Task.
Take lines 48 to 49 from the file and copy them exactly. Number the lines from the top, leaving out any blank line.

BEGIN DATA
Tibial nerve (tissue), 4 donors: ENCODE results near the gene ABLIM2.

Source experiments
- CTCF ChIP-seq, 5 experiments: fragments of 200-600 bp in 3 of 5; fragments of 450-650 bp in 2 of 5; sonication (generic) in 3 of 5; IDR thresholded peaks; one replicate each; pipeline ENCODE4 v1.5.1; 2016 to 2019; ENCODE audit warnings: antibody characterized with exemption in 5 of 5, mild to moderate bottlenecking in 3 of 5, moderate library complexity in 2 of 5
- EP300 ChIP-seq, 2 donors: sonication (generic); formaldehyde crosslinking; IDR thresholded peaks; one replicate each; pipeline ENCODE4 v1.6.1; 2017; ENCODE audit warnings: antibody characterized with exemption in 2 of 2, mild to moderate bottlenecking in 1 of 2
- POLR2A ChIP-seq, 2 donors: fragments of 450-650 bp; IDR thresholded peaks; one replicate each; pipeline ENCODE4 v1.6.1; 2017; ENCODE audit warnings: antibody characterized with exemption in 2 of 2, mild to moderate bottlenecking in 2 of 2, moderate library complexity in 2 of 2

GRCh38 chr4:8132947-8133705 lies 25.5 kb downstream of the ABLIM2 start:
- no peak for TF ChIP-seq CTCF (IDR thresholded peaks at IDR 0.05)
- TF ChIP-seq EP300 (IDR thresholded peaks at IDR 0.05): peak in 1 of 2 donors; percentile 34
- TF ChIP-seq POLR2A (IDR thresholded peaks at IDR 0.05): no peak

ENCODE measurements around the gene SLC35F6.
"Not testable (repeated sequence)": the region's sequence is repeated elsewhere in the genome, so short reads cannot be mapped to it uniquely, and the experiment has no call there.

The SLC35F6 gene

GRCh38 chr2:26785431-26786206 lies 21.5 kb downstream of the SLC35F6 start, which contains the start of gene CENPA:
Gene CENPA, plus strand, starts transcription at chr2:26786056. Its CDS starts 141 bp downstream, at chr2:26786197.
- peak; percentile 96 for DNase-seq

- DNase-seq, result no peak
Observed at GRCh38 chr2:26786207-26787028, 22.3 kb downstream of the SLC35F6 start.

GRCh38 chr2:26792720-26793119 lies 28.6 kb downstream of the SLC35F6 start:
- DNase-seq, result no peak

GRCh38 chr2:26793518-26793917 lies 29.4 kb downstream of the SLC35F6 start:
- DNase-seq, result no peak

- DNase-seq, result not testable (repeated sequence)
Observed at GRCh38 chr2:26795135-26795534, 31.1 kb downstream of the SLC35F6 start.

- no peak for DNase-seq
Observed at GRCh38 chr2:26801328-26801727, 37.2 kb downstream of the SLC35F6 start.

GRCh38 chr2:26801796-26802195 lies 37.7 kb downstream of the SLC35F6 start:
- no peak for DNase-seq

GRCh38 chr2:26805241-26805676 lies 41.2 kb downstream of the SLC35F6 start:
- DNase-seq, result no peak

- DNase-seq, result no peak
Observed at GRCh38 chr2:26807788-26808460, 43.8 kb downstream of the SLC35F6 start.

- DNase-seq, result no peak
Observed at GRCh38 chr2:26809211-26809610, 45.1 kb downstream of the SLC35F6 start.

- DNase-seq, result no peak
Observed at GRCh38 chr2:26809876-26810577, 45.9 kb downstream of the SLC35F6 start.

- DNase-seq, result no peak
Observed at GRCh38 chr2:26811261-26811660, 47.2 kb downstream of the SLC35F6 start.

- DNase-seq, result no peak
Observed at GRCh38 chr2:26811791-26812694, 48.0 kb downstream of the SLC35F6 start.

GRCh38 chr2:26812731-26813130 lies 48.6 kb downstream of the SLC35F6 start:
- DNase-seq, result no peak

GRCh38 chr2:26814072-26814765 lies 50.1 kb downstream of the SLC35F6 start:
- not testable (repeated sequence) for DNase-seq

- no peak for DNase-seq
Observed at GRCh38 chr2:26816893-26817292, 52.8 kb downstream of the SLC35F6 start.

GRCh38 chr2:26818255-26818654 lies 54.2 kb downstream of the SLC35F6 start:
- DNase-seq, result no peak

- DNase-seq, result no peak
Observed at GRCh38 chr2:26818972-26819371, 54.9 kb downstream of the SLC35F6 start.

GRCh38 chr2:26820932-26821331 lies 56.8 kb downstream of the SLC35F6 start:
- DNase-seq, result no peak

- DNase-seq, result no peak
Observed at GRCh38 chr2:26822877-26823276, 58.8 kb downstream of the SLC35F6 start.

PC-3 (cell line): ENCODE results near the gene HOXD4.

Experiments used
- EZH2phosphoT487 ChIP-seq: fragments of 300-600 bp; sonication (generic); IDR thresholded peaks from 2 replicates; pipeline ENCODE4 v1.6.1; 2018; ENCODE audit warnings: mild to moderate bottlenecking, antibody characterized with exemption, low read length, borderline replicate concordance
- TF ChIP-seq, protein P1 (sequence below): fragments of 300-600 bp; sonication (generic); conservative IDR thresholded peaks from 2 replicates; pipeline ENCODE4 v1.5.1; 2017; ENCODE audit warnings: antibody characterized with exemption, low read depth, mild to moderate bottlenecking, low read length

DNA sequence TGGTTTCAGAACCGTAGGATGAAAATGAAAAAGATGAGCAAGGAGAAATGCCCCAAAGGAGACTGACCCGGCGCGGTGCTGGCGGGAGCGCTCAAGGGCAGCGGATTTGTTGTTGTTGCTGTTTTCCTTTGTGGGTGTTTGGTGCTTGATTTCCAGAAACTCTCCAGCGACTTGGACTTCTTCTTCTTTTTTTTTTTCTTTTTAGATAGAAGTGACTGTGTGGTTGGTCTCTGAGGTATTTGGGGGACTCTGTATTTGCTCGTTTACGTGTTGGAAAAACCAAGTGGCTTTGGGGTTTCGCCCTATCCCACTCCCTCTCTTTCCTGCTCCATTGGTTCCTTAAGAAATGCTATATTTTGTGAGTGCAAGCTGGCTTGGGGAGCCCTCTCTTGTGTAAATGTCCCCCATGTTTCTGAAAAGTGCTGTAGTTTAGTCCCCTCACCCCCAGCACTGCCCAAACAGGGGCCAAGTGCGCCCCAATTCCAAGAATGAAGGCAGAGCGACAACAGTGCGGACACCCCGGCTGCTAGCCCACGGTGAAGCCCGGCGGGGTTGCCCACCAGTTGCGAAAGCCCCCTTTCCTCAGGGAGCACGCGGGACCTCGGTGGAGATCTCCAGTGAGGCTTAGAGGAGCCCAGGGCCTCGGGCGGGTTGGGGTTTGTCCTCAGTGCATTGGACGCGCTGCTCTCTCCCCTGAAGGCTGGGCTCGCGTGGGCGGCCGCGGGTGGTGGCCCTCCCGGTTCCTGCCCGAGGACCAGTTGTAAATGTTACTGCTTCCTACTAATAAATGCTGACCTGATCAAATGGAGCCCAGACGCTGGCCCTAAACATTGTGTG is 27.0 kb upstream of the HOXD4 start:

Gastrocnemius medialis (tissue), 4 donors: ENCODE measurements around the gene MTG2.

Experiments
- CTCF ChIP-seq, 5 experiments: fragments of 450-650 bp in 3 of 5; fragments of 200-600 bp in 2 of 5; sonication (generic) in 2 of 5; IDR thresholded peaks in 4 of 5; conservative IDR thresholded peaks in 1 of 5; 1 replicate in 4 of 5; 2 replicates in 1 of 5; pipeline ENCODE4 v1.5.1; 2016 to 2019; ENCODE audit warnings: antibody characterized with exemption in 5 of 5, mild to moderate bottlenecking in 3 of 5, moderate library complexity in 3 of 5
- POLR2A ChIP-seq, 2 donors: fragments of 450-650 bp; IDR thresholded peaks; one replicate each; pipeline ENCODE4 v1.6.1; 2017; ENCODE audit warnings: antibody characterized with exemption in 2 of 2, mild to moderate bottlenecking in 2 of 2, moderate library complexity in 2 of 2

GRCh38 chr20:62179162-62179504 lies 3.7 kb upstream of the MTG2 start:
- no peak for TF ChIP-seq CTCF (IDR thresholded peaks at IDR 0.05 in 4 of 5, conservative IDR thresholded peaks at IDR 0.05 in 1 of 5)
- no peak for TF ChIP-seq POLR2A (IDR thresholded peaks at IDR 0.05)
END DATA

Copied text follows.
- DNase-seq, result no peak
Observed at GRCh38 chr2:26818972-26819371, 54.9 kb downstream of the SLC35F6 start.